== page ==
Here are the biggest squat mistakes with the Smith machine.

When doing squats with the Smith machine, beware of some common mistakes.

Based on my experience as a gym personal trainer, I’ve compiled five of the biggest mistakes people commit when doing squats on the Smith machine, or a similar tracked barbell device. These Smith machine squat mistakes are in no particular order.

This first squat mistake on the Smith machine is far more prevalent among women than men, and novice women, at that.

However, being a novice doesn’t mean you should perform squats in the way I’m about to describe with the Smith machine: The legs are way too far out in front of the bar.

When the legs are out too far under the bar (or in front of it), this prevents the lower back arch; that’s one way you know the legs are out too far.

Legs being out too far de-emphasizes quad and buttocks recruitment. Ironically, if the weight is too heavy, this too-far-out leg positioning can result in losing control of the bar.

Then again, when I see women using the Smith machine this way for their squats, they rarely go above 85 pounds.

This positioning also de-emphasizes the core muscle group, which good squat form should recruit.

The second mistake with Smith machines squats is not making sure that the bar is solidly set back in place before exiting the apparatus.

Make sure those little “hooks” are turned in all the way, and are completely settled upon the knobs, before exiting.

Some tracked devices require having to turn the hooks outward to set them back on the knobs. Either way, make sure the connections are solidly in place before exiting.

The third Smith machine mistake with squats is failure to set up stops to stop the bar should you lose control and it comes crashing down.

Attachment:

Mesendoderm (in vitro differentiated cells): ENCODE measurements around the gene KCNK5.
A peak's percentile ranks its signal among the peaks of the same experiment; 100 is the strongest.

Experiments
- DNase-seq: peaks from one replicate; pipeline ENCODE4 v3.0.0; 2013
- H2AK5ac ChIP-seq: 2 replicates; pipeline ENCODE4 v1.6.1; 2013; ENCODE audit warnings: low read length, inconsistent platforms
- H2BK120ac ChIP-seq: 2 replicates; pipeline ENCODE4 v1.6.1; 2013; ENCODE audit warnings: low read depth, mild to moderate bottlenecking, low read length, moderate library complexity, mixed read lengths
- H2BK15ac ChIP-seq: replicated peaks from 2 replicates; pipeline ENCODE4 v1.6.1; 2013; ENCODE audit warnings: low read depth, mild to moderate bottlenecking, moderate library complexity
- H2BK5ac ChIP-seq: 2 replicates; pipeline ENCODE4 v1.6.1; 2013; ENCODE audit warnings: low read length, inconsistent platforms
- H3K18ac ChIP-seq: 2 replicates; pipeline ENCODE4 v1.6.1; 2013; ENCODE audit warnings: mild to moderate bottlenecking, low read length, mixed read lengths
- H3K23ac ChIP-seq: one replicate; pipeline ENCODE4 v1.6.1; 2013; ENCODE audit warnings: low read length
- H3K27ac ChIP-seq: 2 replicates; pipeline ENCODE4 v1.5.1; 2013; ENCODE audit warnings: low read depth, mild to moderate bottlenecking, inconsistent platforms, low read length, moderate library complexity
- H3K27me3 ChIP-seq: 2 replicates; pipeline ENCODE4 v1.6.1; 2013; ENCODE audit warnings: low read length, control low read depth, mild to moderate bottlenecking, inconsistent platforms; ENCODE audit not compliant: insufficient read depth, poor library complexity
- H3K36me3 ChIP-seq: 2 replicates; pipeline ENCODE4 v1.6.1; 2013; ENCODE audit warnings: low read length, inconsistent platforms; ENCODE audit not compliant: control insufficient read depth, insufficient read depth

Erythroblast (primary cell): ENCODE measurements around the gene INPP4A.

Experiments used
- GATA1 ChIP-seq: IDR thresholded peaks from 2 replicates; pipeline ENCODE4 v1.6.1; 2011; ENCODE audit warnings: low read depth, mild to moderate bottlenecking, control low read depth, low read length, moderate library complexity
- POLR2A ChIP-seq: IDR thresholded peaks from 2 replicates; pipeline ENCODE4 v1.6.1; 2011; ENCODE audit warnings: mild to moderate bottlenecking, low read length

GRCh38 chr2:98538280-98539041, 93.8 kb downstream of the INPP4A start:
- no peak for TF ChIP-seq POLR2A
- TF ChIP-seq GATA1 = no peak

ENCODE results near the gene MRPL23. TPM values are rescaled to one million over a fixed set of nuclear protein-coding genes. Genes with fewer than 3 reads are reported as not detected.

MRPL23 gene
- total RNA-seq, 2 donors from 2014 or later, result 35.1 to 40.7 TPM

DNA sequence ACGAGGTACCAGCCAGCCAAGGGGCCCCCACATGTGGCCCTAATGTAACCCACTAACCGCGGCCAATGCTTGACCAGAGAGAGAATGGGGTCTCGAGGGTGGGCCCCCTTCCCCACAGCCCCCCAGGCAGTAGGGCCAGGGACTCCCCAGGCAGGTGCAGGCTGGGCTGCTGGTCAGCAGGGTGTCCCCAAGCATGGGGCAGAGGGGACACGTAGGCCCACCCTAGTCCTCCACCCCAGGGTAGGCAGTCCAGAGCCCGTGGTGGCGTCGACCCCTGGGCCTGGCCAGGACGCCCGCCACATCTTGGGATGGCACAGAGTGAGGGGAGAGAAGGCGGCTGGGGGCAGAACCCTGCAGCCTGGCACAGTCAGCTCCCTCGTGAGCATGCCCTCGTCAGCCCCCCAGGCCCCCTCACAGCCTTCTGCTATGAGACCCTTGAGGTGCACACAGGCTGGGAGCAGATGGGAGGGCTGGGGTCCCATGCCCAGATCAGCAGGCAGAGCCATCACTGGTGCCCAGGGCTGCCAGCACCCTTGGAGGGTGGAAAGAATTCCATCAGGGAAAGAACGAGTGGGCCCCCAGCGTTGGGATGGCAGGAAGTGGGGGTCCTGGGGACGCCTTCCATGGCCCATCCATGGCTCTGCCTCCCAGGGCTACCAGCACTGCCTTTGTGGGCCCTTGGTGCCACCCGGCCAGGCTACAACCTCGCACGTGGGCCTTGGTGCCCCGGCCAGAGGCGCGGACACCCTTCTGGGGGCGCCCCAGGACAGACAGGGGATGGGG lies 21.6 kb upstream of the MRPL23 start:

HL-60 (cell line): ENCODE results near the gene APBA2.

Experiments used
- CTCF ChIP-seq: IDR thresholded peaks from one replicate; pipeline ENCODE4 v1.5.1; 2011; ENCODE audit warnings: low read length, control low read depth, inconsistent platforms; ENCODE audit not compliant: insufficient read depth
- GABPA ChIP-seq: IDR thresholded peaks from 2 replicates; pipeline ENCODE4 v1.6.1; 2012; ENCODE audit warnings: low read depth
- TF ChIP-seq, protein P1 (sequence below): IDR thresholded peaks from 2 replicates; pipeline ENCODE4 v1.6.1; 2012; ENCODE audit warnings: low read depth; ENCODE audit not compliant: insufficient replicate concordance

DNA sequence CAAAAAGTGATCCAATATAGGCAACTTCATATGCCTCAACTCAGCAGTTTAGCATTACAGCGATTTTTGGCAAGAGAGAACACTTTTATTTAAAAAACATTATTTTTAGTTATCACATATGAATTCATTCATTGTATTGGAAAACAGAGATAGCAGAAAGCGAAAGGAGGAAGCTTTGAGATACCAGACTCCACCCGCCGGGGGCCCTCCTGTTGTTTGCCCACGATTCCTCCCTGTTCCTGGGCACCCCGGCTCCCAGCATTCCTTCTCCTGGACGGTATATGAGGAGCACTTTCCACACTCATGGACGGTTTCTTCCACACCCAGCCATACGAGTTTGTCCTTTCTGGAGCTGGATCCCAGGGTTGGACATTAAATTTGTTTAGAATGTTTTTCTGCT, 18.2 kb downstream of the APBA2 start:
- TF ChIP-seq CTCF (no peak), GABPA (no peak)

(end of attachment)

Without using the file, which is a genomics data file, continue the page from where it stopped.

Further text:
The stops are built into the equipment and can be raised or lowered, then locked in place. Take the time to set these up before beginning your routine.

The fourth mistake with Smith machine squats is not paying attention to good form because you think that the equipment will take care of that for you.

This may manifest itself in mis-aligned feet, i.e., one foot is slightly ahead of the other; or, one foot is pointing more outward than the other.

Feet should be mirror images of each other, flush, at least shoulder width apart, and both pointing straight ahead; or, if you desire pointing them outward, they should be pointed outward at the same angle.

The mistake of thinking the Smith machine will prevent bad squat form also shows up in people who fail to arch their lower back, and have a rounded upper back. Proper form is very important even for tracked barbell devices.

The fifth mistake that’s made with the Smith machine when it comes to squatting is assuming that this contraption is worthless, and that only free barbell routines will produce any results.

I’ve seen mighty strong men using tracked barbell equipment; it has its virtues, especially for people who don’t have spotters.

Because the equipment helps stabilize the user, the user can use heavier weights.

Lorra Garrick is a former personal trainer certified through the American Council on Exercise. At Bally Total Fitness she trained women and men of all ages for fat loss, muscle building, fitness and improved health.